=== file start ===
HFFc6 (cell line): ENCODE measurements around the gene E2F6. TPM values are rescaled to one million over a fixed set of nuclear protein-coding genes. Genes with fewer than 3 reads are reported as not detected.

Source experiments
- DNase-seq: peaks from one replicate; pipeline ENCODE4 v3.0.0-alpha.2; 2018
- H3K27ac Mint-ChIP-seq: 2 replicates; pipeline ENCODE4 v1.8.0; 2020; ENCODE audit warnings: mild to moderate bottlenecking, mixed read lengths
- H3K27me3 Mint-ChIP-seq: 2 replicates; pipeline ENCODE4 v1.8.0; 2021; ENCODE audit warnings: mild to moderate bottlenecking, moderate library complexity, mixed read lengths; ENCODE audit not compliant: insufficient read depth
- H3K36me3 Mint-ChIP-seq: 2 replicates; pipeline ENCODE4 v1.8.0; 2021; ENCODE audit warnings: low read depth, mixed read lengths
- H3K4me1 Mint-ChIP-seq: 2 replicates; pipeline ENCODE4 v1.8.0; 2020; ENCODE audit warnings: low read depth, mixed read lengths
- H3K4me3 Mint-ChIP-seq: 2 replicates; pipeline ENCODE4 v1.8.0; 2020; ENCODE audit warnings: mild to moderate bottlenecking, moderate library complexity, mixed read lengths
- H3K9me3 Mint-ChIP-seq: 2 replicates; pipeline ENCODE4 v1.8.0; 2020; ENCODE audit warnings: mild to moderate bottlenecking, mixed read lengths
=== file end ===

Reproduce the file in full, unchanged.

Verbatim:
HFFc6 (cell line): ENCODE measurements around the gene E2F6. TPM values are rescaled to one million over a fixed set of nuclear protein-coding genes. Genes with fewer than 3 reads are reported as not detected.

Source experiments
- DNase-seq: peaks from one replicate; pipeline ENCODE4 v3.0.0-alpha.2; 2018
- H3K27ac Mint-ChIP-seq: 2 replicates; pipeline ENCODE4 v1.8.0; 2020; ENCODE audit warnings: mild to moderate bottlenecking, mixed read lengths
- H3K27me3 Mint-ChIP-seq: 2 replicates; pipeline ENCODE4 v1.8.0; 2021; ENCODE audit warnings: mild to moderate bottlenecking, moderate library complexity, mixed read lengths; ENCODE audit not compliant: insufficient read depth
- H3K36me3 Mint-ChIP-seq: 2 replicates; pipeline ENCODE4 v1.8.0; 2021; ENCODE audit warnings: low read depth, mixed read lengths
- H3K4me1 Mint-ChIP-seq: 2 replicates; pipeline ENCODE4 v1.8.0; 2020; ENCODE audit warnings: low read depth, mixed read lengths
- H3K4me3 Mint-ChIP-seq: 2 replicates; pipeline ENCODE4 v1.8.0; 2020; ENCODE audit warnings: mild to moderate bottlenecking, moderate library complexity, mixed read lengths
- H3K9me3 Mint-ChIP-seq: 2 replicates; pipeline ENCODE4 v1.8.0; 2020; ENCODE audit warnings: mild to moderate bottlenecking, mixed read lengths